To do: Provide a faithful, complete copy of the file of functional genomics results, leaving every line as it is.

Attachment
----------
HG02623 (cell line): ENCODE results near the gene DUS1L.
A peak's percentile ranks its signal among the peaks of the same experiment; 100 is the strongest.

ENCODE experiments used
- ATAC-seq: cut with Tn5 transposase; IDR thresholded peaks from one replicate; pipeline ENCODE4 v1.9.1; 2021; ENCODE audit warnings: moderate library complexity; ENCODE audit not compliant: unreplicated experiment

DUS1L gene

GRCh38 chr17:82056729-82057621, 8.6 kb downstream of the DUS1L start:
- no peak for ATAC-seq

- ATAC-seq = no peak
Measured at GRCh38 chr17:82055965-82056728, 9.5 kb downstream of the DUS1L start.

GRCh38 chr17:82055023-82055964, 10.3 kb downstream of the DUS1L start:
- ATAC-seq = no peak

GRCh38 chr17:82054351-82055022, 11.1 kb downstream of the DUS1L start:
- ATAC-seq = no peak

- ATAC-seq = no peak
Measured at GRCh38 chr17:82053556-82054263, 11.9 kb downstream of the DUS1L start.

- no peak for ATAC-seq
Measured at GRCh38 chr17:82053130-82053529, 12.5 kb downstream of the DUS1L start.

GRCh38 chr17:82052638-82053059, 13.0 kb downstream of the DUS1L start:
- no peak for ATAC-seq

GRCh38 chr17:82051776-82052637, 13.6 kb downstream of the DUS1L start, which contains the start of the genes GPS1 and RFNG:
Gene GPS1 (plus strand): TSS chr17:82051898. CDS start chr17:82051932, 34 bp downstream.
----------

HG02623 (cell line): ENCODE results near the gene DUS1L.
A peak's percentile ranks its signal among the peaks of the same experiment; 100 is the strongest.

ENCODE experiments used
- ATAC-seq: cut with Tn5 transposase; IDR thresholded peaks from one replicate; pipeline ENCODE4 v1.9.1; 2021; ENCODE audit warnings: moderate library complexity; ENCODE audit not compliant: unreplicated experiment

DUS1L gene

GRCh38 chr17:82056729-82057621, 8.6 kb downstream of the DUS1L start:
- no peak for ATAC-seq

- ATAC-seq = no peak
Measured at GRCh38 chr17:82055965-82056728, 9.5 kb downstream of the DUS1L start.

GRCh38 chr17:82055023-82055964, 10.3 kb downstream of the DUS1L start:
- ATAC-seq = no peak

GRCh38 chr17:82054351-82055022, 11.1 kb downstream of the DUS1L start:
- ATAC-seq = no peak

- ATAC-seq = no peak
Measured at GRCh38 chr17:82053556-82054263, 11.9 kb downstream of the DUS1L start.

- no peak for ATAC-seq
Measured at GRCh38 chr17:82053130-82053529, 12.5 kb downstream of the DUS1L start.

GRCh38 chr17:82052638-82053059, 13.0 kb downstream of the DUS1L start:
- no peak for ATAC-seq

GRCh38 chr17:82051776-82052637, 13.6 kb downstream of the DUS1L start, which contains the start of the genes GPS1 and RFNG:
Gene GPS1 (plus strand): TSS chr17:82051898. CDS start chr17:82051932, 34 bp downstream.